Lebanon News

Sleiman urges Libya cooperation in Sadr case

BEIRUT: Lebanese President Michel Sleiman on Saturday urged Libya to disclose the fate of a Lebanese imam who disappeared almost 32 years ago.

“Where are Imam Moussa al-Sadr and his companions? We need to answer this question,” Sleiman said during an interview with reporters.

Iranian-born Lebanese Imam Moussa al-Sadr, together with his two companions Mohammad Yaqoub and Abbas Badreddine, disappeared without trace during an official trip to Libya in August 1978. The Lebanese widely blame Libyan leader Moammar Gadhafi for ordering the men’s disappearance, but Tripoli has denied the allegations. Libya has claimed Sadr, who was also the spiritual and political leader of the Movement of the Deprived (Amal) in Lebanon, had already left for Italy before going missing.

The issue remains a serious point of contention between the two countries. Gadhafi, who has not visited Lebanon since Sadr went missing, was indicted in August 2008 by the Lebanese government for the imam’s disappearance. Six other Libyans were also indicted in the case.

Sleiman’s remarks come ahead of next month’s Arab League summit, which is to be held in Libya for the first time. The choice of location has prompted a number of Shiite religious and political figures, including Parliament Speaker Nabih Berri, to urge a Lebanese boycott of the summit unless Libya is more cooperative on the issue Sadr’s disappearance.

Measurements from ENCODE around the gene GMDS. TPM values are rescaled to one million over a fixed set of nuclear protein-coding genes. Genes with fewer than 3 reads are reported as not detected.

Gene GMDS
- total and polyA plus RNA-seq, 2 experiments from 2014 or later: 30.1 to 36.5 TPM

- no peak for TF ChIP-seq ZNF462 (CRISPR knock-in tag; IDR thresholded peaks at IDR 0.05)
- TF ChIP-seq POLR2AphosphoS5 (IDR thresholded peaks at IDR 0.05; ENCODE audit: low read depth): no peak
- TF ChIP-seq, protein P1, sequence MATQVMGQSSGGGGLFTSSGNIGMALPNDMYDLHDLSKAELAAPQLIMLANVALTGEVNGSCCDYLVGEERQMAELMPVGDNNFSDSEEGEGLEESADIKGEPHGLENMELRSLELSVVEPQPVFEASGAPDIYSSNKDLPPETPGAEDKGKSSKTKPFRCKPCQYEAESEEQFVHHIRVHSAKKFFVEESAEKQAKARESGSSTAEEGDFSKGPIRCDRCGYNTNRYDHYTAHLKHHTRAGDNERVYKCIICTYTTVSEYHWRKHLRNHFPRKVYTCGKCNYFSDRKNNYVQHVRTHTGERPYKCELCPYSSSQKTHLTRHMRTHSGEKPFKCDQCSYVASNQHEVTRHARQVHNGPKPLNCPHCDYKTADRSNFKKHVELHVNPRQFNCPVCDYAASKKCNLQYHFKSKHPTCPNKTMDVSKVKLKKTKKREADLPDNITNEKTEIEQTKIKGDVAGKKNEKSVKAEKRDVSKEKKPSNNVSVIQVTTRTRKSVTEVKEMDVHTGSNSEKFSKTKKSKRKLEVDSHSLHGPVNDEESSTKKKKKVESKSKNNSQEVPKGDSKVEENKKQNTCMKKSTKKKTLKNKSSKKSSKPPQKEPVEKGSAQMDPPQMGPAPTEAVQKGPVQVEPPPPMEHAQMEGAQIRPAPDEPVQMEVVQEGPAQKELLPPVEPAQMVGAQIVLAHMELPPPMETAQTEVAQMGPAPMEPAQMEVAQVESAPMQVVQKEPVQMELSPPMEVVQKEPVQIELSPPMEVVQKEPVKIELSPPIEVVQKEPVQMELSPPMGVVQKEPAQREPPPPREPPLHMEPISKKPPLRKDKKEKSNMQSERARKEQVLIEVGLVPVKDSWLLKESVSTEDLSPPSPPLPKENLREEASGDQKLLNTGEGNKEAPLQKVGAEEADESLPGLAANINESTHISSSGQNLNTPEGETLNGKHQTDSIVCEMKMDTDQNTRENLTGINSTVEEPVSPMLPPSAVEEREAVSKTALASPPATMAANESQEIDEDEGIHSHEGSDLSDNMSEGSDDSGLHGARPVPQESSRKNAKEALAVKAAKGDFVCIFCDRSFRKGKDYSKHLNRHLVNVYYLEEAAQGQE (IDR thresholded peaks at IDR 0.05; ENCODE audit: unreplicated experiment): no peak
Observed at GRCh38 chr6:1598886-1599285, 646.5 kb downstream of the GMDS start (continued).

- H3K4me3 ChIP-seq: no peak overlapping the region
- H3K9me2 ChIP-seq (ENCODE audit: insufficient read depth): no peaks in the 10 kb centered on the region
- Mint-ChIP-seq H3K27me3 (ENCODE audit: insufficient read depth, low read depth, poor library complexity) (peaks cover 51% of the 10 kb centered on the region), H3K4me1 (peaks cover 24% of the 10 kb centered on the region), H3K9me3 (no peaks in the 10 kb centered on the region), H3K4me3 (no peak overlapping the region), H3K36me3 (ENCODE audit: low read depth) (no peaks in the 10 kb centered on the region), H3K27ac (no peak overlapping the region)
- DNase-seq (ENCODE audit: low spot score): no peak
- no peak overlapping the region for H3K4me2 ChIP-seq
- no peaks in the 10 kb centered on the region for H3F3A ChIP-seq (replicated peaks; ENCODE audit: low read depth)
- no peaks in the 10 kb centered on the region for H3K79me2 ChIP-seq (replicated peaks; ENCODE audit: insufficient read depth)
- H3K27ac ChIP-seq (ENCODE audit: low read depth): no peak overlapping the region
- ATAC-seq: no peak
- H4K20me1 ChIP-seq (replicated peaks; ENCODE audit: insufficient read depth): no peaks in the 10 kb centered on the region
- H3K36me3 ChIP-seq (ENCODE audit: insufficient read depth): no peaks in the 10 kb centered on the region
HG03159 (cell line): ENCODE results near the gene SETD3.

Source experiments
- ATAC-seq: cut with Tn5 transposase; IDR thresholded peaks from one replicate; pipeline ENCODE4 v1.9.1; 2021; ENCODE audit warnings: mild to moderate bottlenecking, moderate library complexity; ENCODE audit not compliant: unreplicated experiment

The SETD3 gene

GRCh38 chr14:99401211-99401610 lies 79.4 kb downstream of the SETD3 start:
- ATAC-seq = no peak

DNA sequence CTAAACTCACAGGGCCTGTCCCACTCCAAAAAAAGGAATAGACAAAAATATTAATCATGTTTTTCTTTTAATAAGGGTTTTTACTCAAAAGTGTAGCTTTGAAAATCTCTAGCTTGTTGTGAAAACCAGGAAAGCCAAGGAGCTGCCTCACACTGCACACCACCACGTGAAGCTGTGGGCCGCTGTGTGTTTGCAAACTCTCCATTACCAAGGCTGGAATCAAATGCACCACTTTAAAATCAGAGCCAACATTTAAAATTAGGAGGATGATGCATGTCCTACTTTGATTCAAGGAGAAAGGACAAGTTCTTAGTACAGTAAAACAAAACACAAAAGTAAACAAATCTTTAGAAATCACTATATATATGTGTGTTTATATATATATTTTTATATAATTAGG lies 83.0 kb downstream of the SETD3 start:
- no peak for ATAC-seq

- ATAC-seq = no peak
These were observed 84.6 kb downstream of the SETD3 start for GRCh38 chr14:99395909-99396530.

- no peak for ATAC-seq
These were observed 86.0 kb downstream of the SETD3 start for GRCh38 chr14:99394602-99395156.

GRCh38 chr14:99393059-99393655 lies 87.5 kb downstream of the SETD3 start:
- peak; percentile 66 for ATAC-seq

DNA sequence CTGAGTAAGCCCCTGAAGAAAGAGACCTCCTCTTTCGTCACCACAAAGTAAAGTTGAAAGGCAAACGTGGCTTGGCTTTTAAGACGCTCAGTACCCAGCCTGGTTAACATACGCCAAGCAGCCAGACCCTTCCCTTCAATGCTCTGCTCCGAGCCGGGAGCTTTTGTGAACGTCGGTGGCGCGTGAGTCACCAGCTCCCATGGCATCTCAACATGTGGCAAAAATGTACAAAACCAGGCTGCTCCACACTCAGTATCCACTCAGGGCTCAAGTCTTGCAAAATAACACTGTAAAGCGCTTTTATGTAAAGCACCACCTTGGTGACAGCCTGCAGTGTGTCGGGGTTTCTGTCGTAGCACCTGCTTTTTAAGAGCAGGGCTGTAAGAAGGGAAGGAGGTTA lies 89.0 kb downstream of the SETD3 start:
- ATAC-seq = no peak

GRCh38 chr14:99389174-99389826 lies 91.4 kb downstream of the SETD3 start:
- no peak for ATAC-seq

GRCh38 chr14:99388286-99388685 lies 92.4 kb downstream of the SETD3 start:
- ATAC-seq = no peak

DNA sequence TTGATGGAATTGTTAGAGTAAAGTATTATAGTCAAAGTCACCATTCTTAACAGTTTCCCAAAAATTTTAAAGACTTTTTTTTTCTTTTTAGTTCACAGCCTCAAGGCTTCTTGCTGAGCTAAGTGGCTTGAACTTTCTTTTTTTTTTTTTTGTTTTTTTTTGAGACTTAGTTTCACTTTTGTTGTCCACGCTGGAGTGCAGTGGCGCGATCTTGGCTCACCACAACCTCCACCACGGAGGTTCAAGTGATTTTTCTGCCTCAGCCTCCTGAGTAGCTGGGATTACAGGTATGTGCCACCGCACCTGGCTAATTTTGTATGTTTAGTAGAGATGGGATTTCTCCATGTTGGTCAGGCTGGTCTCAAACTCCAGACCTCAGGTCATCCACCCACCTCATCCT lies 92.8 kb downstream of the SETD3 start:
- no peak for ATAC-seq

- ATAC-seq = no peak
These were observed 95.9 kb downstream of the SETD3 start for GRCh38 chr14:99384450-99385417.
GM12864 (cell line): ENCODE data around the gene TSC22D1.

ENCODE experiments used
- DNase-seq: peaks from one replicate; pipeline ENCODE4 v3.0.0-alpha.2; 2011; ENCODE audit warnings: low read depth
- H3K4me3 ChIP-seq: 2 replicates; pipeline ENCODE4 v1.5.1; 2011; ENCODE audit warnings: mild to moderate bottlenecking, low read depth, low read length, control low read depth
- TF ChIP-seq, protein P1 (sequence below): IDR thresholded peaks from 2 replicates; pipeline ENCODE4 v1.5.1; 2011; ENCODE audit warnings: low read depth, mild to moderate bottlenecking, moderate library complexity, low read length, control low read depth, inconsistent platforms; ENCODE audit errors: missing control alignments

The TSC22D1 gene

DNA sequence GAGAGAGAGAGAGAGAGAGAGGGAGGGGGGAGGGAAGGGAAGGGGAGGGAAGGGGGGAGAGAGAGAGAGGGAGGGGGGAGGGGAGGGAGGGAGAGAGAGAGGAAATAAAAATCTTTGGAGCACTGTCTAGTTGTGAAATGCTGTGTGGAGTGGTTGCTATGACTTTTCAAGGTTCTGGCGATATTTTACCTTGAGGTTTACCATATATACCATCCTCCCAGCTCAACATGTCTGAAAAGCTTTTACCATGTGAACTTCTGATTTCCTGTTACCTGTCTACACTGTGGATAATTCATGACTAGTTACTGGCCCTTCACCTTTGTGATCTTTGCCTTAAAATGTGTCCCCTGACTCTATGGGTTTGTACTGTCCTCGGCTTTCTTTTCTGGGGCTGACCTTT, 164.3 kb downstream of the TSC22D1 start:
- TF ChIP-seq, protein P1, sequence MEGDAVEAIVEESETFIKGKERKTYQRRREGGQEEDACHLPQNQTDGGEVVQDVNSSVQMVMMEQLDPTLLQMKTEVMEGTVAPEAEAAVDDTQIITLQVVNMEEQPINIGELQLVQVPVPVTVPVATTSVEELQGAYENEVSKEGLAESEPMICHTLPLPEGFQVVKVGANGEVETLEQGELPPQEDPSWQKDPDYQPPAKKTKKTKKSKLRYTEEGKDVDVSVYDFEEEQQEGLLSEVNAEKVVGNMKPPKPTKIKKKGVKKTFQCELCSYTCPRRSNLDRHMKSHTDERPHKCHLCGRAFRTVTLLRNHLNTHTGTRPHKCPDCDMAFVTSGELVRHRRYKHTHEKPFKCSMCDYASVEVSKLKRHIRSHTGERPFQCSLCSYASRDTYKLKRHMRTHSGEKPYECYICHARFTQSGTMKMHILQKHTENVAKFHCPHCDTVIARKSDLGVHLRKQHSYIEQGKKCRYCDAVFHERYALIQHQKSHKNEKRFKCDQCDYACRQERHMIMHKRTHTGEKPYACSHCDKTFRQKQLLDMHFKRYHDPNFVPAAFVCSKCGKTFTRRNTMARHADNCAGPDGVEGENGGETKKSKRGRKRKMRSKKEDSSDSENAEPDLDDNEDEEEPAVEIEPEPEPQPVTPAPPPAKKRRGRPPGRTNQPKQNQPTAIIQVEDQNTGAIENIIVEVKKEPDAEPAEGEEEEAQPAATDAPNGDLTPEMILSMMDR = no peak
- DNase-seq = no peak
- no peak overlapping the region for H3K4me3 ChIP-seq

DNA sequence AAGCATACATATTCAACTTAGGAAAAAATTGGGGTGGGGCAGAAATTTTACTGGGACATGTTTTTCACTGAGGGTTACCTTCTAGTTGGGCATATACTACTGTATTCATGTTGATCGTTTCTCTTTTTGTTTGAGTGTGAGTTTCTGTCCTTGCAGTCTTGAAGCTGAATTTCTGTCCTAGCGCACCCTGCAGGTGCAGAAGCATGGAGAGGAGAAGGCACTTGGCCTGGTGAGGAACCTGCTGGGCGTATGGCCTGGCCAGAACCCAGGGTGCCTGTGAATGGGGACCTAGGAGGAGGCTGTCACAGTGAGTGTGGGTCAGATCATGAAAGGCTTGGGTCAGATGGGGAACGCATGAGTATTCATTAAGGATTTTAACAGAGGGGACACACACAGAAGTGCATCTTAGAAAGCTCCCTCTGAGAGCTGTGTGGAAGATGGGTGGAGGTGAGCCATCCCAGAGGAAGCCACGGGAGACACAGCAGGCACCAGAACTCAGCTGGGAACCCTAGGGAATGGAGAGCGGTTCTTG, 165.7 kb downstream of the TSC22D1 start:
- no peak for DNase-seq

On Sunday, senior Amal official Khaleel Hamdan repeated his party’s demand for the boycott, saying that Sadr’s disappearance “targeted all Lebanese, Arabs and Muslims alike.”

Earlier this month, Berri, who is also the current leader of the Amal party, said that while only Sleiman was entitled to decide whether Lebanon should attend the summit, he “personally” favored a boycott.

State Minister Adnan As-Sayyed Hussein on Friday echoed calls for a boycott, telling Voice of Lebanon radio station the Shiites were “committed to finding out the truth behind … Sadr’s disappearance.”

Last Thursday, Prime Minister Saad Hariri’s Future Movement said they supported Lebanese participation in the summit, adding that any developments in the delicate political situation in the Middle East would have particular repercussions in Lebanon.

In a visit to Beirut last week, head of the Arab League Amr Moussa said that Lebanon would take part in the summit, but noted Lebanese officials were still debating the level of representation.

His remarks drew criticism from Vice President of the Higher Shiite Council Sheikh Abdel-Amir Qabalan, who on Friday said any Lebanese or Syrian participation would be a “catastrophe.”

“You came to demand from the government that it participate in the summit,” Qabalan told worshippers during a Friday prayer sermon addressing Moussa.

“But why don’t you call for an Arab summit to resolve the issue of Imam Sadr’s disappearance before demanding our participation?”

He added: “Lebanon’s only condition for participating in the summit, irrespective of the level of representation, is that the issue of Sadr be discussed publicly in the opening session and before the media.”





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